Is it possible to have too many Bible commentaries? I don't think so. Each new commentary provides new insights into the Tanakh, and I find that reading new commentaries help to keep my studies vibrant and exciting, while also helping to enhance my understanding of such classic commentators as Rashi and Ramban. One of the newer commentaries on the Tanakh, to recently become available, is Recalling the Covenant.
Recalling the Covenant was written by the Sephardic scholar, Rabbi Moshe Shamah. In writing these commentaries he has taken a contemporary but traditionally grounded approach to this work, and has created a synthesis of modern scholarship combined with an in-depth traditional understanding and appreciation of the Chumash (Five Book of Moses). In writing these commentaries, Rabbi Shamah draws from not only traditional interpretations, but also from such diverse, modern fields of study as linguistics, archaeology, and literature. Rabbi Shamah is the founder of Sephardic Institute, he currently leads Brooklyn's Sephardic Synagogue, and he was the principal of Sephardic High School.
The commentaries in Recalling the Covenant are organized into chapters keyed to the weekly Torah reading. Throughout, Rabbi Shamah provides both a textual interpretation of the text and an outline of the biblical narrative with a detailed analysis of the underlying meaning of the text and the historical context from which it developed. This book contains only Rabbi Shamah's commentaries, and it can be used in conjunction with any edition of the Torah that you desire. In addition, it is suitable for use by both general readers and advanced biblical scholars. The commentaries are presented in English, although short Biblical quotations, in Hebrew, are included. In all cases, these quotations are accompanied by an English translation.
Throughout, Rabbi Shamah's tone is conversational, and never pedantic. This gives readers the feeling that they are having a one on one lesson with a great scholar. Best of all, Rabbi Shamah's commentaries are relevant to students of all levels, and they help to bring out the true depth, vitality, and meaning of the Torah. Along the way, his commentaries serve as a reminder just why the Torah is the foundation stone of Judaism, and the backbone of Jewish religious life, culture, literature, and history.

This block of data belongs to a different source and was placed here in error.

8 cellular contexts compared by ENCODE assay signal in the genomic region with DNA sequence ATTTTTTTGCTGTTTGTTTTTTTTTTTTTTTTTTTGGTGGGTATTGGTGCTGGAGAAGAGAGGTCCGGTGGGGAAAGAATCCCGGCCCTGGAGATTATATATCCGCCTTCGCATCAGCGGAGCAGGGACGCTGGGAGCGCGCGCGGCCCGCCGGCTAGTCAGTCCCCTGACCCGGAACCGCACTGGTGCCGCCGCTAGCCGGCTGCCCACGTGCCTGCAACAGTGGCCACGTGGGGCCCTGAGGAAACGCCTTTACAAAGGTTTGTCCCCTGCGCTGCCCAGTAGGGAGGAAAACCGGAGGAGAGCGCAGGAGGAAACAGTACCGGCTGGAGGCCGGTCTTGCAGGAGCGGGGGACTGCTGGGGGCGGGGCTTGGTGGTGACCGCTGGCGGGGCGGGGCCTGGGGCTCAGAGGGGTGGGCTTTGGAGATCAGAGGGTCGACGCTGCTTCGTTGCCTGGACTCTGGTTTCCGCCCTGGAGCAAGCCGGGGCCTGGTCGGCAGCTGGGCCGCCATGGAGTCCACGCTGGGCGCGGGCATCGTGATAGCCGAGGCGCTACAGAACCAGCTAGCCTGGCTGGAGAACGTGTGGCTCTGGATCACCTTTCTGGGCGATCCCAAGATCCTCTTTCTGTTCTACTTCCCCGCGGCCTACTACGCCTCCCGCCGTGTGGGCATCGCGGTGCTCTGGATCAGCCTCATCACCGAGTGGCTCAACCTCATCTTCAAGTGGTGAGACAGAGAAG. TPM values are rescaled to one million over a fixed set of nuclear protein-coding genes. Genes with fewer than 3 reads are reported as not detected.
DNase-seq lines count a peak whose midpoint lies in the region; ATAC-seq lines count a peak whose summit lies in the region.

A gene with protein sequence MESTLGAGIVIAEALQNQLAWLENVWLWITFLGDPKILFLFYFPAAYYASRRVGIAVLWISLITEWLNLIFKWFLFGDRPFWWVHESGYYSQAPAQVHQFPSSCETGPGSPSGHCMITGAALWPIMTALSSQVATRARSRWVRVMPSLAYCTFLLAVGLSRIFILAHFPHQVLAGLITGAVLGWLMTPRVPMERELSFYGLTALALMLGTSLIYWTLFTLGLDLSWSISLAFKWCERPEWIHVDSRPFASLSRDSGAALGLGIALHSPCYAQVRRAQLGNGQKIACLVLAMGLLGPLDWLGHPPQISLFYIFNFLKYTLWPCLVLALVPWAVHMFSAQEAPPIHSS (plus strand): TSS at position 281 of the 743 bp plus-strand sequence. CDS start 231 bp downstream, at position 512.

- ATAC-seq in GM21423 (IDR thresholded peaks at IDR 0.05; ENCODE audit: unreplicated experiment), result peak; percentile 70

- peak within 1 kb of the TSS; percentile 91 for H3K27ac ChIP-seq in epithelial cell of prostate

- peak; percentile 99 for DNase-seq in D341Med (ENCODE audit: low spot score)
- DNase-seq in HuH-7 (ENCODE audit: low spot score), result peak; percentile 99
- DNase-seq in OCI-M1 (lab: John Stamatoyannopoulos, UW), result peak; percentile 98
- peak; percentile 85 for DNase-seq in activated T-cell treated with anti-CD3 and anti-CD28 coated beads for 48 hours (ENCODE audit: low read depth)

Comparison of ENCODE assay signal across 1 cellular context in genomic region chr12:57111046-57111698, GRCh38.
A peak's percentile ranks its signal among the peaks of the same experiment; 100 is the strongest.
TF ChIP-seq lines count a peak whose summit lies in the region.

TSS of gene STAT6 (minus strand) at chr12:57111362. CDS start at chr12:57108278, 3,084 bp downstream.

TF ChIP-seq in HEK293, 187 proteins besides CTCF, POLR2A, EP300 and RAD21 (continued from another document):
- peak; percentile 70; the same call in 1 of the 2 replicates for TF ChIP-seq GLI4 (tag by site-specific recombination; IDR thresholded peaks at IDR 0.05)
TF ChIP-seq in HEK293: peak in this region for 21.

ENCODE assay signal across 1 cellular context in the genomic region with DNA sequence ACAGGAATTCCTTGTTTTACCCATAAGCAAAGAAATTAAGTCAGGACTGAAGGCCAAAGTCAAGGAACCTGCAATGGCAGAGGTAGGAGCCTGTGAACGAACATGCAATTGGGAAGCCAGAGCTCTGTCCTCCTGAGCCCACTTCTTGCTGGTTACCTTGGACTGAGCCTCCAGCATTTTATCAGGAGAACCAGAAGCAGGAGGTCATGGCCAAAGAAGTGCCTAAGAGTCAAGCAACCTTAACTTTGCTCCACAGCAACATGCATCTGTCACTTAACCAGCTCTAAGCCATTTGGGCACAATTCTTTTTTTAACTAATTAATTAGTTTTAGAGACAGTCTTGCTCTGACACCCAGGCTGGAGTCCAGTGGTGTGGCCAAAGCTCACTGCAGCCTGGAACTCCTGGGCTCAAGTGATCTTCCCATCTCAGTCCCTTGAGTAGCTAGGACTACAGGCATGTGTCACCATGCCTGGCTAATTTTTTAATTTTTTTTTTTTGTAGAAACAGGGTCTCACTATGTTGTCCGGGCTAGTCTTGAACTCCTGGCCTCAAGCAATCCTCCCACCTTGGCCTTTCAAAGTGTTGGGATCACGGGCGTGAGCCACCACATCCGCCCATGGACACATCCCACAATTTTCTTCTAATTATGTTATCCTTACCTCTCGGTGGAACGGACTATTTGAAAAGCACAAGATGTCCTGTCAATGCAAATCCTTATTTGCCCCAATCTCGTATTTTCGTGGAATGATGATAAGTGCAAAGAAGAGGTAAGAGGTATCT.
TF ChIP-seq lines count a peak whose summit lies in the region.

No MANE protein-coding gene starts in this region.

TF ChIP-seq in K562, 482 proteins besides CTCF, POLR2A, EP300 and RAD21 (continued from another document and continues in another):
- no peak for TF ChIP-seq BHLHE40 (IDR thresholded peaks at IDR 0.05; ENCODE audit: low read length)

At more than 1,000 pages, Recalling the Covenant is not a quick read. Rather it is a book to be studied, to be savored, and to be used as a reference for years to come. Rabbi Shamah will help you to see aspects of the Torah that you never saw before, no matter how learned you are. For those new to Torah study, you will find Recalling the Covenant to be an excellent guide that will introduce you to the nuances of the biblical text, and also to it's vibrancy and continuing relevance. This book belongs in every Jewish home and in both public and private libraries.
Entering Torah: Prefaces to the Weekly Torah Portion, by Reuven Hammer. For the believing Jew today, no less than for those in the past, the study of the weekly Torah portion is a religious experience. Enter into the Torah text with this insightful companion and experience the full impact of the age-old and totally new weekly portion.
Great Torah Lights from Great Torah Minds, by Rabbi Yitzchak Meir Goodman.
In this five-volume set, Rabbi Goodman has incorporated the teachings and wisdom of some of the greatest Torah scholars of all times, including HaRav Pinchas Friedman of Belz, in this innovative and highly accessible commentary on the Chumash.
Torah: Through a Zionist Vision, by Rabbi Avraham H. Feder.
This two-volume set provides insightful commentaries and analysis on the weekly Torah portion as seen through the prism of Zionism.